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Down from the Mountain

(a sermon for February 23, 2020, the Last Sunday after Epiphany andTransfiguration Sunday, based on Matthew 17:1-9)

One summer several years ago when our children were young, our family did some camping at Mount Blue State Park, located in the beautiful western mountains of Maine; and as part of that experience, the kids and I decided one morning that we would actually climb Mount Blue itself.  On paper, that didn’t seem like a hard thing; the park brochure said that the trail we were going to take was a relatively easy one, and what’s more, you could drive right up to the base of the mountain, park your car and then you only had to walk a mile and a half-long trail to reach the summit; I mean, what could be simpler?  Of course, what they don’t tell you is that’s a mile and a half straight up! 

So I’ll admit, it was an arduous climb for the children and especially for the father(!), and honestly, we spent as much time sitting down to rest as we did actually walking (it’s no coincidence that the gift shops in those parts sell t-shirts, key chains and such that proclaim, “I survived Mount Blue!”)!  Despite the huffing and puffing, however, we did make it to the top, and it was well worth the climb.  The view was amazing, a literal panorama of God’s glory revealed in the beauty of creation, and we pretty much spent the rest of the day just drinking it all in. 

And I have to say, I’m feeling pretty good about what we’d accomplished, even getting a little cocky about it; I remember actually saying to my kids, “You know, this wasn’t easy, but in the eternal struggle of man versus wilderness, we triumphed!” But then I made my real mistake, by adding these words: “…and getting back down is going to be a piece of cake!”

Definitely a mistake!  The fact is, heading back I made the interesting discovery that I was tired, my legs were stiff and hurting, my arthritic knees were starting to kill, and every single step I made walking down the mountain trail felt like it might well be my last!  And adding insult to injury was the fact that Jake (who was, as I recall, 14 at the time) and Zach (who was seven!) fairly well ran down the trail, leaving Sarah and I to slowly, painfully hobble our way down (and truth be told, I think Sarah – my sweet little girl (!) – held back because she felt sorry for me!).  At one point we’re about three quarters of the way down, and we run into some hikers on their way up the trail, and one of them says to me, “There’s two kids down there – a big one and a little one – draped over the hood of a car.  Do they belong to you?”  And I said, “Yesss… Are they alright?”  “Oh, yeah,” he said back, “They’re just wondering if you’re going to make it back anytime soon!”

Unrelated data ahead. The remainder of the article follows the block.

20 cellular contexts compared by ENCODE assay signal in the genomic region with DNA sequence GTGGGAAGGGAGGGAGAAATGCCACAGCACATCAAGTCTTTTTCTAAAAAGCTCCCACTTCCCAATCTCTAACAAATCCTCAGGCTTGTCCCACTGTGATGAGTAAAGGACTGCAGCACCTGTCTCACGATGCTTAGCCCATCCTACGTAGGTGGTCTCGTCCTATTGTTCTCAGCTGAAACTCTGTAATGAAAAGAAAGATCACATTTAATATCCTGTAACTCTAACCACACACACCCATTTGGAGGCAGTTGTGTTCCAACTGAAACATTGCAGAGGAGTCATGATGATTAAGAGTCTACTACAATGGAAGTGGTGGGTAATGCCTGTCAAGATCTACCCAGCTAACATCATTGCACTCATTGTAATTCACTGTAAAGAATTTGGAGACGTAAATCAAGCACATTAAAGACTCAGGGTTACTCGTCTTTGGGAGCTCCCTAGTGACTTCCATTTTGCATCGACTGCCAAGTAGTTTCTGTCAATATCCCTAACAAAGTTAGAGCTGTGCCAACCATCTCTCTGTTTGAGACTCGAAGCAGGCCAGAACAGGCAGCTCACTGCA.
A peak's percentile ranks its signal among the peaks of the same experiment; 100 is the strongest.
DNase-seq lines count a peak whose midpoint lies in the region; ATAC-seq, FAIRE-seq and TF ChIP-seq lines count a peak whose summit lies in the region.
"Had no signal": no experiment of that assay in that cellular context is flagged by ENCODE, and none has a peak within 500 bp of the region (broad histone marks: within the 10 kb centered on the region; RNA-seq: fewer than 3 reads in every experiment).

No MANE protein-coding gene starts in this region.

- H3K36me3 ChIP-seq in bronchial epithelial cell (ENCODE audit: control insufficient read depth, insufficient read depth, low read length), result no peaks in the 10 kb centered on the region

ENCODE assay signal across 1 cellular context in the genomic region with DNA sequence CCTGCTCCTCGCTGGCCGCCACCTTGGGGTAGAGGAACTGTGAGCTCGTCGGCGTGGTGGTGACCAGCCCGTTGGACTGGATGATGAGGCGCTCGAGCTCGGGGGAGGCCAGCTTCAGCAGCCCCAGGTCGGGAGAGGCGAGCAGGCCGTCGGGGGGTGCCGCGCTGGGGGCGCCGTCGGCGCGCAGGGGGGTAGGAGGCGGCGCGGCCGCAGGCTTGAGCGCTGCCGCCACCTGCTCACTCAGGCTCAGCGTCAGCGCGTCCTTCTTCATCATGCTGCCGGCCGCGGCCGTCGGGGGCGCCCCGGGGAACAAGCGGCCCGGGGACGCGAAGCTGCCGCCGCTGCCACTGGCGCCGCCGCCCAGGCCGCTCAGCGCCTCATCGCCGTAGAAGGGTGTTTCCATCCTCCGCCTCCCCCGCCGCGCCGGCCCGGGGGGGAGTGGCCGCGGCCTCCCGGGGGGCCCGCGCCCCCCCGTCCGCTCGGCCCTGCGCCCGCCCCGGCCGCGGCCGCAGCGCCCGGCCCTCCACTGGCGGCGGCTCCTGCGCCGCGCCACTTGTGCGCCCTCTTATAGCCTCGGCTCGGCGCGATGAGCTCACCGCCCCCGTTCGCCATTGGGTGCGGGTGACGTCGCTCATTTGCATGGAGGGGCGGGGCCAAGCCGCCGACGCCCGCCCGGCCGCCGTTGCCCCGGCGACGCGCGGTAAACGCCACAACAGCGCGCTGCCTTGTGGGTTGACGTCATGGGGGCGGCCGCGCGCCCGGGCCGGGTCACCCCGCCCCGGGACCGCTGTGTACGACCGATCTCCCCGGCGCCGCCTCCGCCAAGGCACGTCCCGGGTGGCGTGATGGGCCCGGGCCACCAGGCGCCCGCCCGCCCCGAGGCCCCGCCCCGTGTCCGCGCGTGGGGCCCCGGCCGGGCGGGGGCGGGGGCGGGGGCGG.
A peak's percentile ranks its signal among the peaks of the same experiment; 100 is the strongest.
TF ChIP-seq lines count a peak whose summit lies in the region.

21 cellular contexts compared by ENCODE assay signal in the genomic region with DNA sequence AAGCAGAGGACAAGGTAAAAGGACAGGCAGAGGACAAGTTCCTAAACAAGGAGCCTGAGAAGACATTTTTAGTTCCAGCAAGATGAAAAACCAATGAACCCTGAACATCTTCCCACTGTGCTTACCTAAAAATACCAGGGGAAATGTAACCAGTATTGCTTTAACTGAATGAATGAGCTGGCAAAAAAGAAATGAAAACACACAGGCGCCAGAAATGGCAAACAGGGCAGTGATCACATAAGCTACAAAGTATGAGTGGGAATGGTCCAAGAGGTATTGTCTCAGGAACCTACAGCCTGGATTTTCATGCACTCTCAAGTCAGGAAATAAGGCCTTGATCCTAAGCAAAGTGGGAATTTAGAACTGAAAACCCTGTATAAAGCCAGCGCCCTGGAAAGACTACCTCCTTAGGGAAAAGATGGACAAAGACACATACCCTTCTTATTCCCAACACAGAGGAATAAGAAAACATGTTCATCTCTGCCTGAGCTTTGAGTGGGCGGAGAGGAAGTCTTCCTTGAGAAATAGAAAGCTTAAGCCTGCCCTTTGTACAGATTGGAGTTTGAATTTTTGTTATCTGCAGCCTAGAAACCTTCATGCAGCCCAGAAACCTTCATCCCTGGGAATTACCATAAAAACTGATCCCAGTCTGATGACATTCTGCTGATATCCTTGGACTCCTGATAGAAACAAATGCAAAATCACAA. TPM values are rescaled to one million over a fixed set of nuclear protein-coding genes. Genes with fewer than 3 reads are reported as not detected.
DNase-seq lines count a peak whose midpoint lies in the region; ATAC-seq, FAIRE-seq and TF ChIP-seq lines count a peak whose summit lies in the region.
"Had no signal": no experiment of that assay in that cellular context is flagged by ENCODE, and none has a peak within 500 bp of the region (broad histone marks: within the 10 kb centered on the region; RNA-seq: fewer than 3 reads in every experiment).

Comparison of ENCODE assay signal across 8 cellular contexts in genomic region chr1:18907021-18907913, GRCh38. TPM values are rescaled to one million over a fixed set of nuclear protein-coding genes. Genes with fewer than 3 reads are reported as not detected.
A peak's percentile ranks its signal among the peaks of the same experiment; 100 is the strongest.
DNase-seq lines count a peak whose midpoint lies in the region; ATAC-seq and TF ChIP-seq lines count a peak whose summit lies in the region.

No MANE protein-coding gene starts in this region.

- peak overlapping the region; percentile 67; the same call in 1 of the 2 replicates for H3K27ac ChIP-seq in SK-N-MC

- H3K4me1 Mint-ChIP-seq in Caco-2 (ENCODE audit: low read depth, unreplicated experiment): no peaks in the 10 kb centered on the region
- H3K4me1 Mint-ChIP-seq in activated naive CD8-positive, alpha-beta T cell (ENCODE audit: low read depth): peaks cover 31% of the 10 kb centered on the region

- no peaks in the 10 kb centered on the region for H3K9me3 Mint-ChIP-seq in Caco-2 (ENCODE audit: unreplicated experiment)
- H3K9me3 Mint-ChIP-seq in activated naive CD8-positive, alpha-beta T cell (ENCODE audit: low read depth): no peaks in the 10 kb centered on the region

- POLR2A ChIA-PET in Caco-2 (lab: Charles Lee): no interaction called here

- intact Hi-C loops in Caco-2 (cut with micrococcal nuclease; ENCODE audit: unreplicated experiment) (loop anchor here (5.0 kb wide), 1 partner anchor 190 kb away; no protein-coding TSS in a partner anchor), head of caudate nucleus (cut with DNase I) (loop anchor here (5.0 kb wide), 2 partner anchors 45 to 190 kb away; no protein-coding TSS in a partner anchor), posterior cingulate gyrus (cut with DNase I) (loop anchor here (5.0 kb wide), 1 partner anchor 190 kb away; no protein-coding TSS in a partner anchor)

So much for the triumph of the mountaineer!  Needless to say, we did make it down… eventually; tired and sore, but otherwise none the worse for wear.  It’d been a good time and a great memory for the kids and me, but I did learn an important lesson:  that oftentimes, the hardest part of climbing a mountain is coming back down; and eventually, you always have to come down from the mountain!

It’s a lesson I’ve thought about a great deal as I’ve returned this week to this morning’s reading from Matthew, the story of how Jesus led three of the disciples “up a high mountain, by themselves,” where Jesus was “transfigured before them,” his face shining “like the sun, and his clothes [becoming] dazzling white.”  Actually, it makes sense that the setting for this particular story is a mountaintop, because throughout scripture mountains always hold a place of great significance; basically, if anyone from the Bible goes up a mountain, you know something important is going to happen.  It was on a mountain, for example, where Moses was confronted by the burning bush, and later where he received the Ten Commandments.  The temple was built in Jerusalem on Mount Zion; one of Jesus’ most powerful teachings is now commonly referred to as the “sermon on the mount;” and even his crucifixion took place on that “hill, far away,” Golgotha, “the place of the skull,” otherwise known as Mount Calvary.  In the Bible, you see, mountains are always considered to be places of revelation and clarity and wonder; and more often than not, serve to illumine what happens beyond it!